1/2 cup very finely chopped onions

6 twists freshly ground black pepper

-- ground red pepper (cayenne)

1 12-ounce jar strawberry preserves

Procedure: In mixing bowl, combine cheese with mayonnaise chopped pecans and onions. Mix in black pepper and cayenne; blend thoroughly.

Press into a 3-cup ring mold. Refrigerate for at least 2 hours.

Presentation: To serve, dip mold into a pan of hot water for 15 to 20 seconds before turning out onto a serving platter. Fill center with strawberry preserves and serve at once with whole-grain crackers or Melba toast.

President Reagan

"The Reagan family was fond of sweets and desserts. Mrs. Reagan was careful to make sure that the sweet indulgences topping off presidential meals were, for the most part, as light, healthy and low-calorie as they were delicious. The Cointreau Orange Flambe is a dramatic ending to any special meal. "

+ Cointreau orange flambe

Makes 6 servings.

6 large navel oranges

1/2 cup sugar

1/2 cup water

cup orange liqueur, such as Cointreau

1 cup toasted shredded coconut and candied orange zest (recipe follows) for garnish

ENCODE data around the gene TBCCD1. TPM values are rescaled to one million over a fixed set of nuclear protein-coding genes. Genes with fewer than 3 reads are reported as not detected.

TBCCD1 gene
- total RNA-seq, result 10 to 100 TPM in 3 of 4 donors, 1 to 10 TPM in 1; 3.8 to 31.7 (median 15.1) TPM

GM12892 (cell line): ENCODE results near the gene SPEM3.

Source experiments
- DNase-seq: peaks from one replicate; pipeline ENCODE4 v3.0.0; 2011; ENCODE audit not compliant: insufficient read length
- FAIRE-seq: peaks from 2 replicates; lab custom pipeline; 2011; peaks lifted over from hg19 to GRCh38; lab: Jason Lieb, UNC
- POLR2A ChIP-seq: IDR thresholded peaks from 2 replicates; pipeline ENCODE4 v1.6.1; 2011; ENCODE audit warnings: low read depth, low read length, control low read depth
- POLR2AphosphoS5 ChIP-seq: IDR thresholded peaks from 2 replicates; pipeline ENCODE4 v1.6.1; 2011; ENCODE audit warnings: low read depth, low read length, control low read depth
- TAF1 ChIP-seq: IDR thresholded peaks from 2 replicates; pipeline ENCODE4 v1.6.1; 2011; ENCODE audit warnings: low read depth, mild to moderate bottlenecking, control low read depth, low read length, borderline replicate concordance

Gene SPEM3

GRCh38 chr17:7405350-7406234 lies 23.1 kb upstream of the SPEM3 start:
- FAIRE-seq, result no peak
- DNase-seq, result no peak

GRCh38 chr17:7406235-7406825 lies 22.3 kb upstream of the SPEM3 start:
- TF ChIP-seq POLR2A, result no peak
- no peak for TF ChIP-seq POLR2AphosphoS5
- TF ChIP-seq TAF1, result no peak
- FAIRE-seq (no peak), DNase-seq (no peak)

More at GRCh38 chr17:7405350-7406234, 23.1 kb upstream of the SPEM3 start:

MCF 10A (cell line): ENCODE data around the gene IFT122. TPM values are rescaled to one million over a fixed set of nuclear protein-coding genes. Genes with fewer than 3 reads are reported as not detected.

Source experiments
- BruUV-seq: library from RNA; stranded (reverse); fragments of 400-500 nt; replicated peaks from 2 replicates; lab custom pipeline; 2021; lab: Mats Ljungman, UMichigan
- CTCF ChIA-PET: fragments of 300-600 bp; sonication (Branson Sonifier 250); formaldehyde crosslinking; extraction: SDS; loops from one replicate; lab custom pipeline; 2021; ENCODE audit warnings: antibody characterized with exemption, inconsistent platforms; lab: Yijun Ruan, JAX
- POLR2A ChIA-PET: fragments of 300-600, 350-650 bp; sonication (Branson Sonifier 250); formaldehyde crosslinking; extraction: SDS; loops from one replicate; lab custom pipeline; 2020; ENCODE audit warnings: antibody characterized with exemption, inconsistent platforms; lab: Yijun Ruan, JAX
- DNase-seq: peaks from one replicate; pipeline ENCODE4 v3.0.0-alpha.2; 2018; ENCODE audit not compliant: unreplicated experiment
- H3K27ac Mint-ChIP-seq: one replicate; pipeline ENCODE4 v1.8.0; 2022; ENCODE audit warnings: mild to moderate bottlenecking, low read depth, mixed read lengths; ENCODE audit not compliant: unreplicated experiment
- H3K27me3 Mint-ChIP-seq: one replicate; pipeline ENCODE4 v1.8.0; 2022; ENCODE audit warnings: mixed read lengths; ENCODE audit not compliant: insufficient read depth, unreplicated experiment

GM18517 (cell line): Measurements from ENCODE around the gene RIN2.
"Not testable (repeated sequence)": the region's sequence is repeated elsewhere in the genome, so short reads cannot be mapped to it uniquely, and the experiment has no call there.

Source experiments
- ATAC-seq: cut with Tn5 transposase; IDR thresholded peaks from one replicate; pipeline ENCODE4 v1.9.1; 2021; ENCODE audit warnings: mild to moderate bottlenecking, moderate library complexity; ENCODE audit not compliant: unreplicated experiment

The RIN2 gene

Procedure: Peel oranges, and with a sharp knife, remove th thin, white membrane around the oranges. To make them easier to eat and serve, use a thin, sharp knife to separate the orange into sections, being careful not to cut sections loose. Arrange oranges in attractive, shallow bowl.

In saucepan, boil sugar and water until sugar has dissolved and syrup is clear. Pour syrup over oranges in the bowl. Cover and refrigerate for several hours or overnight. Turn the oranges now and then to make sure all sides marinate in syrup.

Before serving, allow oranges to return to room temperature. Heat liqueur in small saucepan just until hot. This is the trick to successful flambes. Turn face away from pan and light the warm liqueur with a long match. Then spoon the flaming liqueur over oranges in bowl.

Presentation: Sprinkle with toasted coconut and candied orange zest. Serve immediately.

CANDIED ORANGE ZEST. With a sharp knife, remove the orange part of the peel of 4 oranges. If necessary, trim and discard any white part remaining on the peels. Cut orange zest into very thin strips.

Bring 1 quart water to boil; add orange zest and boil for 3 minutes. Rinse under cold water. Pat dry on paper towels.

In small bowl, mix zest with 2 tablespoons superfine sugar. Spread sugared zest on baking sheet and bake for 45 minutes to 1 hour in upper level of a 250-degree oven, stirring frequently. Zest is ready when it is crisp and dry. Cool.